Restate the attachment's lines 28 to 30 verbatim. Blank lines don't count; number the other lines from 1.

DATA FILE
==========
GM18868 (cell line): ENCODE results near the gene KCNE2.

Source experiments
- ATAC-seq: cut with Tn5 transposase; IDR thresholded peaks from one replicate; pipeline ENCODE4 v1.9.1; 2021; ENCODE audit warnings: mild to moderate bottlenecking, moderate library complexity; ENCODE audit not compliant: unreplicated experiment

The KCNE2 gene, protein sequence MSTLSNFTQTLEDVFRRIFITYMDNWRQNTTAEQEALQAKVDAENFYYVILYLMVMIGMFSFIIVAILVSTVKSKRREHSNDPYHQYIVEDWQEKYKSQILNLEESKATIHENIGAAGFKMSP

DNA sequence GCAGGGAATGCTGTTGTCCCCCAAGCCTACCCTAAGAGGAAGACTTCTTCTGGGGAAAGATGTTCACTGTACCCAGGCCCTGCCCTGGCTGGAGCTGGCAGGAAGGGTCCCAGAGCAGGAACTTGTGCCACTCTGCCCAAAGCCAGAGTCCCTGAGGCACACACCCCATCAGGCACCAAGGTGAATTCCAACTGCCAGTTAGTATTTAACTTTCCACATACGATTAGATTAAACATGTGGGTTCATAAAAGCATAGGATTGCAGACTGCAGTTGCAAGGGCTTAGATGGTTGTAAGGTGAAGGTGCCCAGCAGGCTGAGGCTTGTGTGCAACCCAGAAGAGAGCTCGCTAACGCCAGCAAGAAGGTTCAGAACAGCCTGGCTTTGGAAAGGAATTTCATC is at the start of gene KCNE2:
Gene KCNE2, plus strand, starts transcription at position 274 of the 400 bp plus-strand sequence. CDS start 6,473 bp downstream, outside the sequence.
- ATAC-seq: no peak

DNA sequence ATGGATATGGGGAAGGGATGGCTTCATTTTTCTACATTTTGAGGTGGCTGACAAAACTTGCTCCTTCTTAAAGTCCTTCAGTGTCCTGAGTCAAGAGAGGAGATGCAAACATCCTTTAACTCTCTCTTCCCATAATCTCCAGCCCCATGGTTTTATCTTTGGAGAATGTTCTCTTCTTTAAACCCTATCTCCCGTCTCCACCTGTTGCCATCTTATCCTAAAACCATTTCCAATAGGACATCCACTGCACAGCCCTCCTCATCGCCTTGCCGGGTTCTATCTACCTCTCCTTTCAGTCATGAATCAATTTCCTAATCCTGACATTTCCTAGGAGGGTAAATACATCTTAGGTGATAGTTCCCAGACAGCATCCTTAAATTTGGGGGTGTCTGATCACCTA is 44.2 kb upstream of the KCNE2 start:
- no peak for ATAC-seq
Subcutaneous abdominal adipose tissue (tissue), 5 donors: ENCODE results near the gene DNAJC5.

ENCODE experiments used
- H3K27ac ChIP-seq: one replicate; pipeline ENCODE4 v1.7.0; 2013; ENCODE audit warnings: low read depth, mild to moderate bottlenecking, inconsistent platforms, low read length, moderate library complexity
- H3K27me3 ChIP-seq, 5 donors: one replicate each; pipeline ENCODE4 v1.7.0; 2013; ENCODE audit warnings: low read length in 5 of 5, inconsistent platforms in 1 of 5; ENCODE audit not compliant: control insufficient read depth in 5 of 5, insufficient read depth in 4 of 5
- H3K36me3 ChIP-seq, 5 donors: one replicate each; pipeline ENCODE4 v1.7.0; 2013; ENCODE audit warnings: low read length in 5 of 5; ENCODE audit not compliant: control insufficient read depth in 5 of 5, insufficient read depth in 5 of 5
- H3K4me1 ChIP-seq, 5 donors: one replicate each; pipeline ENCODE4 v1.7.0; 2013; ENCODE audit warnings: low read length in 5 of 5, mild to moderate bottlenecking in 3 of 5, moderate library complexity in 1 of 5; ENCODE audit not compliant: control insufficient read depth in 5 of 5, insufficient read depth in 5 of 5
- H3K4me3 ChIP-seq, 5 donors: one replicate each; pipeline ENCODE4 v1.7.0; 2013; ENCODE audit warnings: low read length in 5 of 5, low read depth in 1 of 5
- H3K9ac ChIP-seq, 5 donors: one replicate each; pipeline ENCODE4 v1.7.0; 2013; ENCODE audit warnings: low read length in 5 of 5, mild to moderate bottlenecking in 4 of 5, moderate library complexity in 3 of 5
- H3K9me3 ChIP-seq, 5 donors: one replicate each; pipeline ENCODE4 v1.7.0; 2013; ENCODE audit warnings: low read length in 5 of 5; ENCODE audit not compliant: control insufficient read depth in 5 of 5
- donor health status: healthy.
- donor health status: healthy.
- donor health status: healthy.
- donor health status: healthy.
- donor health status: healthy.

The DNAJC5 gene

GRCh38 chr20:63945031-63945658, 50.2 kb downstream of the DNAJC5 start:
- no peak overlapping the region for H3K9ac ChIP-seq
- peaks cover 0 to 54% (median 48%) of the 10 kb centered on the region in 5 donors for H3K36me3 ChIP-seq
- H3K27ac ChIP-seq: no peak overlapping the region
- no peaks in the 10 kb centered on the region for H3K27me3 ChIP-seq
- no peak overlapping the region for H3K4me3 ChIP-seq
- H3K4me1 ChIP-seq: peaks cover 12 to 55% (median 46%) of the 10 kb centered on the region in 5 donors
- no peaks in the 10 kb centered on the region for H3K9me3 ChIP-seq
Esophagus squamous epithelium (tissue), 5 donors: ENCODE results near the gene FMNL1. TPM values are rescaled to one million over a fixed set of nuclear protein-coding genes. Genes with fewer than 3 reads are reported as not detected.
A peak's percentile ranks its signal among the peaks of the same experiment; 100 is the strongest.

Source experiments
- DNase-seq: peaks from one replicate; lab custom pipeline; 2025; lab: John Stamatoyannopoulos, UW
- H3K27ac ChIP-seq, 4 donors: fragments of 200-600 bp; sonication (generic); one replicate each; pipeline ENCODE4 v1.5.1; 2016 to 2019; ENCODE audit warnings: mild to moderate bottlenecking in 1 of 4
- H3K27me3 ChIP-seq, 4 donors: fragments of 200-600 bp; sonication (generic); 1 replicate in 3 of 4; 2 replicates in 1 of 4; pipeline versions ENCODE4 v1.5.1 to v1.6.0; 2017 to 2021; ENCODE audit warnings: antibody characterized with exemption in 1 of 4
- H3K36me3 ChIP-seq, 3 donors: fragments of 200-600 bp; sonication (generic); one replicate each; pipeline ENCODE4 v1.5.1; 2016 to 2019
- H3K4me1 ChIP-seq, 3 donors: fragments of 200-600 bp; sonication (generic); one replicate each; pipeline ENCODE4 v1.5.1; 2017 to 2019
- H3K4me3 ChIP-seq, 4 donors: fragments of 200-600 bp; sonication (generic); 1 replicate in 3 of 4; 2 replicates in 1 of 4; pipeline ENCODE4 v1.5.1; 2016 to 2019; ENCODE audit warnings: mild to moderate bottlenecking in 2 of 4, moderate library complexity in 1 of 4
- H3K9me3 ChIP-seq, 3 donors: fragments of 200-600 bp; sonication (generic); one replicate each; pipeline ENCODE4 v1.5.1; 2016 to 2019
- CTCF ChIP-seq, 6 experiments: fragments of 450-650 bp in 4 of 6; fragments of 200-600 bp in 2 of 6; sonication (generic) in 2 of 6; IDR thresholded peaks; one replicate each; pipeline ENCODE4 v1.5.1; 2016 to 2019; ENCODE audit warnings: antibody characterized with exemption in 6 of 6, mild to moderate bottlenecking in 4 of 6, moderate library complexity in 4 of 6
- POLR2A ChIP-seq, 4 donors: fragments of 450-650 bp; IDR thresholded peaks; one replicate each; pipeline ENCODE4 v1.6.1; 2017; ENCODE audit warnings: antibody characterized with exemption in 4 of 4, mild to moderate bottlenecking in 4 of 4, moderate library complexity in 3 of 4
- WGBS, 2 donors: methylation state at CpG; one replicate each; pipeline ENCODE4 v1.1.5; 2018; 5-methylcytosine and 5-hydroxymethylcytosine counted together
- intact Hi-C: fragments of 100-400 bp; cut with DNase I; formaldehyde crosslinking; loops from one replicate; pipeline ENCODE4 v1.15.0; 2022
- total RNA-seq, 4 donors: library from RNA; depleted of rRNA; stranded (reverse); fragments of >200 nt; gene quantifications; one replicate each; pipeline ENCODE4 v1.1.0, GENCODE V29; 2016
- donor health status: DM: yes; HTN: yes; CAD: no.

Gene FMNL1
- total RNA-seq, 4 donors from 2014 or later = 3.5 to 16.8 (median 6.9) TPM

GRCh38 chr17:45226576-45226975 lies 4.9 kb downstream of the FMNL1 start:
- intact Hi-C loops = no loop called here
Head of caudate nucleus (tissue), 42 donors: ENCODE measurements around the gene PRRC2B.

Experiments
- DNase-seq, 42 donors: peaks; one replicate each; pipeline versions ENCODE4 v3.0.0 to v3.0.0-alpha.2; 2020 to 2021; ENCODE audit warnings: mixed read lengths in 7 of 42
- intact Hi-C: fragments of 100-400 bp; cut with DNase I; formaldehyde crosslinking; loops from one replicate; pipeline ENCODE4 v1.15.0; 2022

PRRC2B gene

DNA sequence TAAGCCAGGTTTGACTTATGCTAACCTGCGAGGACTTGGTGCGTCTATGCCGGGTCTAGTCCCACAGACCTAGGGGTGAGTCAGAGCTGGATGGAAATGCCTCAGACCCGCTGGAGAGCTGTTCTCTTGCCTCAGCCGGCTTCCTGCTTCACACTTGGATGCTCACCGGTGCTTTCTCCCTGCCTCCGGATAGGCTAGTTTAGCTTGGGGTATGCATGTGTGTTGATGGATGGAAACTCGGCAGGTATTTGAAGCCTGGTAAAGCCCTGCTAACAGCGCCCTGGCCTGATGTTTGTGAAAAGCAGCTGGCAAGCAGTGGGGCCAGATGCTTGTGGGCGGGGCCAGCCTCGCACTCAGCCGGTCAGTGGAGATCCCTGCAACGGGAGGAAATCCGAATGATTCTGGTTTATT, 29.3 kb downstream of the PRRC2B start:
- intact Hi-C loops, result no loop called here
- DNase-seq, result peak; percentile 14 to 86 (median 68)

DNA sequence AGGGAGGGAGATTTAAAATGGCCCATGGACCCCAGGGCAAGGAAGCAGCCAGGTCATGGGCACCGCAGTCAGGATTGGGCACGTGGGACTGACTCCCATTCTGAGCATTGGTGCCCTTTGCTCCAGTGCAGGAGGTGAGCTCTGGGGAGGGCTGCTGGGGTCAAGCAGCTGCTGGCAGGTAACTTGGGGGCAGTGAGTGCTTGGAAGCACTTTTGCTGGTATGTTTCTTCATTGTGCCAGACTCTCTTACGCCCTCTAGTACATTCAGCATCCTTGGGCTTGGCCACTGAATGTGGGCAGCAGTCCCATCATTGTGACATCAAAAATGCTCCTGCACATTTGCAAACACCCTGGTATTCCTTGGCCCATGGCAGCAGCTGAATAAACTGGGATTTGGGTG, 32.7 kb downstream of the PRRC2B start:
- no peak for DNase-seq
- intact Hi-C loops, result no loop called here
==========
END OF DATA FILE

- H3K27ac ChIP-seq: no peak overlapping the region
- no peaks in the 10 kb centered on the region for H3K27me3 ChIP-seq
- no peak overlapping the region for H3K4me3 ChIP-seq